In the Menindee Lakes near Menindee , flood peaks can be temporarily stored and gradually given to agriculture to irrigate the fields. The lakes serve as a drinking water reservoir for the town of Broken Hill , 120 kilometers away . Treaties between the states of New South Wales, Victoria and South Australia regulate how much water is fed back into the river.
At Wentworth the Darling flows into the Murray , which flows to the Indian Ocean . The runoff here is much lower than at Menindee, mainly due to water drainage, and averages only around 47.56 m³ / s (at Burtundy).
South of Menindee, the Darling used to run further west in a river bed. Since the completion of the Menindee Lakes , water has been channeled into the former Great Darling Anabranch river to provide water for the area's ranchers. In the future, the farmers will be supplied with a pipeline, which will allow the Anabranch to be converted back into a natural dry valley ecosystem. The Great Darling Anabranch flows into the Murray around a dozen kilometers west of Wentworth.
In the following the tributaries of the Darling River with confluence.
- Culgoa River - 119 m
- Barwon River - 119 m
- Bogan River - 111 m
- Whiskey Creek - 109 m
- Warraweena Lagoon - 108 m
- Little Bogan River - 107 m
- Dead Horse Creek - 106 m
- Ross Billabong - 106 m
- Stony Creek - 106 m
- Deadmans Creek - 105 m
- Ross Billabong - 104 m
- Mulga Creek - 104 m
- Yanda Creek - 104 m
- Ross Billabong - 103 m
- The Big Billabong - 103 m
- Humes Creek -101 m
- Warrego River - 101 m
- Talowla Billabong - 100 m
- Paddys Creek - 100 m
- Kerrigundi Creek - 95 m
- Five Mile Creek - 95 m
- Talyawalka Creek - 93 m
- Nine Mile Creek - 93 m
- Compodere Creek - 89 m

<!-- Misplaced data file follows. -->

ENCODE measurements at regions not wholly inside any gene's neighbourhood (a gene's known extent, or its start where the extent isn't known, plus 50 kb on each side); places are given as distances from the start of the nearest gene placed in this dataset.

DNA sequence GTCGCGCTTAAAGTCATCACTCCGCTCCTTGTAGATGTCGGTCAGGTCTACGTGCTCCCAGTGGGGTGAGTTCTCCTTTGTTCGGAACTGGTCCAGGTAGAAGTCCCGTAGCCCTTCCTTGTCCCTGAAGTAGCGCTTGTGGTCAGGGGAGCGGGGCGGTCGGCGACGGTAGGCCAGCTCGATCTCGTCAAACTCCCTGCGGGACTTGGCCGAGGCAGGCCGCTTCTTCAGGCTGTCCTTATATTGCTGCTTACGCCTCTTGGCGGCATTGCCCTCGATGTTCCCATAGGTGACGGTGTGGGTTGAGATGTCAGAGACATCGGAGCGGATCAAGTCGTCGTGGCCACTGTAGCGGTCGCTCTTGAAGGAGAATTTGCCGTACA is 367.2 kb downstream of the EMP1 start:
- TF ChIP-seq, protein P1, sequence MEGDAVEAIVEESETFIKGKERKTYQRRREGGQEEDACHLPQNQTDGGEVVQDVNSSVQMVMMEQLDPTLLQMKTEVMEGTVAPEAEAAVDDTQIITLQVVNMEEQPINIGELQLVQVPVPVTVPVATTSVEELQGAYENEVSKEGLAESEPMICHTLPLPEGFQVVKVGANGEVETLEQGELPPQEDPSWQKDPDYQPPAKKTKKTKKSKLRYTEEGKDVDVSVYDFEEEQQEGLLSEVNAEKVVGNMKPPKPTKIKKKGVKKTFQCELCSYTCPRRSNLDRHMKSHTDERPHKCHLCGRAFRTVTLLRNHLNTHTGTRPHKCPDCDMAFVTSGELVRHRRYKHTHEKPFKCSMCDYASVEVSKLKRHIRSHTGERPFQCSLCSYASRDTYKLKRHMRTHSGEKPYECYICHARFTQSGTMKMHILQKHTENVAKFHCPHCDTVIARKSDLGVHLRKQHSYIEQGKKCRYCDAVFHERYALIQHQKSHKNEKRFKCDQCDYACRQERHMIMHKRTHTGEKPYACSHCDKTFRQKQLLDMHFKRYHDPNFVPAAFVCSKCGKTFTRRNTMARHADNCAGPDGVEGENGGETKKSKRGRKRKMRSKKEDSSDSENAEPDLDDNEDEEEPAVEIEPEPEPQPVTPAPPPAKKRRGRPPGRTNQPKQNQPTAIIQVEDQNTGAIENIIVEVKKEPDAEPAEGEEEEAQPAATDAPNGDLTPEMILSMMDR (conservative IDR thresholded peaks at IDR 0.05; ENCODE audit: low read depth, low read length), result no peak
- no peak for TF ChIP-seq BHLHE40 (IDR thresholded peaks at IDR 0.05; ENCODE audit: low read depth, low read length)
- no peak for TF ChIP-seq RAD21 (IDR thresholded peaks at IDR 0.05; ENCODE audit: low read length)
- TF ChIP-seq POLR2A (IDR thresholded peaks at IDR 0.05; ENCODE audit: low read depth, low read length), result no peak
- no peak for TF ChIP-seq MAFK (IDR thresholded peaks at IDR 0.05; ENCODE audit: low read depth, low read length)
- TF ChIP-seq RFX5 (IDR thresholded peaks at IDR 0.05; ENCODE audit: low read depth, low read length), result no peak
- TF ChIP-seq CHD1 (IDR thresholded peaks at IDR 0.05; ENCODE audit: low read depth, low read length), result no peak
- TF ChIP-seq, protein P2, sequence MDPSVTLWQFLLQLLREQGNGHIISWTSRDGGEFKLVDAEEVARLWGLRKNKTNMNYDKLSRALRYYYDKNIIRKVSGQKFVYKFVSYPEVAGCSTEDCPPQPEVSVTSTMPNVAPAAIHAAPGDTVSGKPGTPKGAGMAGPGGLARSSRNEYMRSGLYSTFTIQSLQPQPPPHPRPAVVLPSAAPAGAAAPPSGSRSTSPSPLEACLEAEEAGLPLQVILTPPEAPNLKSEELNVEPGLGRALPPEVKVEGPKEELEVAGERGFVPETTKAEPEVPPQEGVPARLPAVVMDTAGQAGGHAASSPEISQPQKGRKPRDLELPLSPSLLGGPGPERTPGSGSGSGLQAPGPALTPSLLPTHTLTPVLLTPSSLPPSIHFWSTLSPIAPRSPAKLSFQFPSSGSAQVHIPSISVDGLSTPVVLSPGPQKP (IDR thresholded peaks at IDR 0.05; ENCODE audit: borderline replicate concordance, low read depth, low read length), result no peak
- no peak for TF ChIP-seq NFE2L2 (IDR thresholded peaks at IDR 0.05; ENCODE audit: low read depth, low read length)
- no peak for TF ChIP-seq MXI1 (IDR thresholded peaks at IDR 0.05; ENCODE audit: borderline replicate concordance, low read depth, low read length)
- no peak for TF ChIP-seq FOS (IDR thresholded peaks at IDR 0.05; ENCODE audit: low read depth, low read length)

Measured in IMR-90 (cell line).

- Papepapinbilla Creek - 89 m
- Cultowa Billabong - 88 m
- Marra Billabong - 88 m
- Goonery Creek - 86 m
- Paroo River - 85 m
- Twenty Seven Mile Creek - 85 meters
- Acres Billabong - 84 m
- Lignum Creek - 83 m
- Jamieson Creek - 81 m
- Ten Mile Creek - 80 m
- Woytchugga Creek - 80 m
- Deep Creek - 74 m
- Five Mile Creek - 71 meters
- Charlie Stones Creek - 66 m
- Three Mile Creek - 64 meters
- Talyawalka Creek - 64 m
- Bijijie Creek - 63 m
- Cuthero Creek - 57 m
- Frenchmans Creek - 54 m
Reservoirs and lakes
In the following the reservoirs and lakes along the course of the Darling River with altitude information.
From 1815 the areas on the headwaters of the Darling were gradually settled. In 1828, Ralph Darling , Governor of New South Wales, commissioned the explorer Charles Sturt , accompanied by his old companion, Hamilton Hume , to explore the Macquarie River . During this expedition they discovered the Darling River, which was named after the client. In 1835 Thomas Mitchell embarked on an expedition on which he was the first to explore the entire course of the Darling, thus proving its confluence with the Murray, which Sturt had previously suspected.